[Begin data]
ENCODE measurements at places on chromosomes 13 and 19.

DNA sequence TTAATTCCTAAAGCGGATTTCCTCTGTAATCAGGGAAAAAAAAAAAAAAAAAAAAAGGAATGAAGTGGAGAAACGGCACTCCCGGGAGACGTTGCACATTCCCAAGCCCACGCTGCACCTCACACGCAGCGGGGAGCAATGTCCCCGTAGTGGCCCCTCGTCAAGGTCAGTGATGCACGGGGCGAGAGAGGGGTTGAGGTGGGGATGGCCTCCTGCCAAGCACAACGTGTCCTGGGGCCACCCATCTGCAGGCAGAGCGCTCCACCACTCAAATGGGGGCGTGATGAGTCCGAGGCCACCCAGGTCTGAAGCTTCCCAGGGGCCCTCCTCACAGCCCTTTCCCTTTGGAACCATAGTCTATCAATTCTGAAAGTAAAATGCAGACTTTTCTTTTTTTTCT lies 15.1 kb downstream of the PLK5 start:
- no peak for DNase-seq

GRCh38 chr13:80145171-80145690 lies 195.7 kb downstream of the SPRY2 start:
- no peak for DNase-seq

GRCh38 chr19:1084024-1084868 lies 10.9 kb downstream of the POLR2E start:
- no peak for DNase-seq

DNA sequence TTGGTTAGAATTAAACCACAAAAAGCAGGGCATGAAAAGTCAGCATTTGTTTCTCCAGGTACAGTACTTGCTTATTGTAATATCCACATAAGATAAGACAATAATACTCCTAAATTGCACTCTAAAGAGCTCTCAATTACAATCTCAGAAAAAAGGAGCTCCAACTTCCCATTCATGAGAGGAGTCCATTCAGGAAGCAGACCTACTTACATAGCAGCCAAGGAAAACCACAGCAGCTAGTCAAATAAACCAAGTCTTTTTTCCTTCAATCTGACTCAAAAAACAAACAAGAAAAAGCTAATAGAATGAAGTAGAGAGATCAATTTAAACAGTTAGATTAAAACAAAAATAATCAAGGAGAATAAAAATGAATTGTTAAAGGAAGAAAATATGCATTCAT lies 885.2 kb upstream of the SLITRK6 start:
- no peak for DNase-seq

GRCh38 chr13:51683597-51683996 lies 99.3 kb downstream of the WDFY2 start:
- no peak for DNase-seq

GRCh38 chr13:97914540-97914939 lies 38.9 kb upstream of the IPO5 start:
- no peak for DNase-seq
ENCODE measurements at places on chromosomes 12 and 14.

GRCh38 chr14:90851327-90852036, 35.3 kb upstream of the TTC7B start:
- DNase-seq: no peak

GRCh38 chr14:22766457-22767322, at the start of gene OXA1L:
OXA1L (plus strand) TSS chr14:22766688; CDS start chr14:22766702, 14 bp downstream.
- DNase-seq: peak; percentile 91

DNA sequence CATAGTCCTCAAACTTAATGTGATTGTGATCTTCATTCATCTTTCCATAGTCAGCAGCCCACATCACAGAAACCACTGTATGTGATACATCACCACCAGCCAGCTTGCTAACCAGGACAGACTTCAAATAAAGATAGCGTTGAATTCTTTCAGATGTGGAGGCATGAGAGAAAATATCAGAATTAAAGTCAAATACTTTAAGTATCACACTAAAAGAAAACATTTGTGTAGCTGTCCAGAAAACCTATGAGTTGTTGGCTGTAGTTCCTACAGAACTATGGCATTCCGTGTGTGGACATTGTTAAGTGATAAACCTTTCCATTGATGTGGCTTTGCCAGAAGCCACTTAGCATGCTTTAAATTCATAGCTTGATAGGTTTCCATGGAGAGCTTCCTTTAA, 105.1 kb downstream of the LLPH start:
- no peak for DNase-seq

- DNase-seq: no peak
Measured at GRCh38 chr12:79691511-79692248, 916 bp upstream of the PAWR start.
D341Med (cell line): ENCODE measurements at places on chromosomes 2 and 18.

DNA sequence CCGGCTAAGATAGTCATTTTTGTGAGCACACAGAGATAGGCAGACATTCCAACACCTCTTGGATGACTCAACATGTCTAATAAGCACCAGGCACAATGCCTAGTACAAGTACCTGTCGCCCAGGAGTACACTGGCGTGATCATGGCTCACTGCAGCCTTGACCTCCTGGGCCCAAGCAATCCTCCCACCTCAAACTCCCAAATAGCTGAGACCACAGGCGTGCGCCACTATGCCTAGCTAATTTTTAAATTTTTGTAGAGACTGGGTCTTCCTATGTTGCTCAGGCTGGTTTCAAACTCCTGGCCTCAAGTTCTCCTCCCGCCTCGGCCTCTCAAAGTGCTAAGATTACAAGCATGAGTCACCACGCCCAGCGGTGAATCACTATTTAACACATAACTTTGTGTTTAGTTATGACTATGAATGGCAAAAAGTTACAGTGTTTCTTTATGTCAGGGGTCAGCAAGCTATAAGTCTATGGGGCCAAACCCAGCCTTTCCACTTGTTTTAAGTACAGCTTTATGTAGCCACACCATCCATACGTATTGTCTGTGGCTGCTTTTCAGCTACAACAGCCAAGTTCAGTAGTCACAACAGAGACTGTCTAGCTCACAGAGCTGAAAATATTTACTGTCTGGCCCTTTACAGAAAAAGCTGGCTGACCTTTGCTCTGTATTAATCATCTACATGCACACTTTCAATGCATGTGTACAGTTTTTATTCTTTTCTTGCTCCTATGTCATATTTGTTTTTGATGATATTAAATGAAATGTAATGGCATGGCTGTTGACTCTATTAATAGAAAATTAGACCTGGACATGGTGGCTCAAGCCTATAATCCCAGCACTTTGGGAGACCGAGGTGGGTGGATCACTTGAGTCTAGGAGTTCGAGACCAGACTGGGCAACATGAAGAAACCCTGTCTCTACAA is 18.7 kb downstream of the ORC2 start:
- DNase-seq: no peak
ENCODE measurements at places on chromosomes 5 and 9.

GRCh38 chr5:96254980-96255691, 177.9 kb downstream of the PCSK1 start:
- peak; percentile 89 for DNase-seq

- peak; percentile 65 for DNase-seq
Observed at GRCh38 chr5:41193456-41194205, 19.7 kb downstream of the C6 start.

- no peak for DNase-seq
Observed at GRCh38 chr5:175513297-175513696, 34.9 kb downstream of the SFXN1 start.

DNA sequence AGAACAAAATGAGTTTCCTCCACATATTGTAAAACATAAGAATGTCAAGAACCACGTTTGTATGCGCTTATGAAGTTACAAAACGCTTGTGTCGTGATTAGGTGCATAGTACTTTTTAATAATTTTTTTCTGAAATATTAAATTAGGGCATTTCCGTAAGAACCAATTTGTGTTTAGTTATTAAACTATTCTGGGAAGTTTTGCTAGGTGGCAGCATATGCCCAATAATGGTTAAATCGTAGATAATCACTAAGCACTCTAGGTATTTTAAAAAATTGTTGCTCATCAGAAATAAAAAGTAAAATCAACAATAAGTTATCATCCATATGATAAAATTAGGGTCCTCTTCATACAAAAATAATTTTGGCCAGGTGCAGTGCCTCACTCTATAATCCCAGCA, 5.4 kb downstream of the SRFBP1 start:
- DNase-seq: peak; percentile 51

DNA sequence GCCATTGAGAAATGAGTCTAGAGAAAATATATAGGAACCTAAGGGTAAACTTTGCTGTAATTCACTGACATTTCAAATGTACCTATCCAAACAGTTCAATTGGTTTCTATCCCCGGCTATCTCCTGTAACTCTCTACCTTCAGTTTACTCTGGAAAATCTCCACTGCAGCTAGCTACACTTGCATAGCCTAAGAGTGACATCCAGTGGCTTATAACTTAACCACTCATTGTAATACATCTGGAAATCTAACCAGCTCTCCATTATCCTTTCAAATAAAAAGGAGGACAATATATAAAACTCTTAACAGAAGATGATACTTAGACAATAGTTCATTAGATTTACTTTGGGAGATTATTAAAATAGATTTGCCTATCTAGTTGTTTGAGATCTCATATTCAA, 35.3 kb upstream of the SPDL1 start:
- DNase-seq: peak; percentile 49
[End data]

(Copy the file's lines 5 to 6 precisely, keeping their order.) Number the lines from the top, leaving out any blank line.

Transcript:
- no peak for DNase-seq

GRCh38 chr19:1084024-1084868 lies 10.9 kb downstream of the POLR2E start: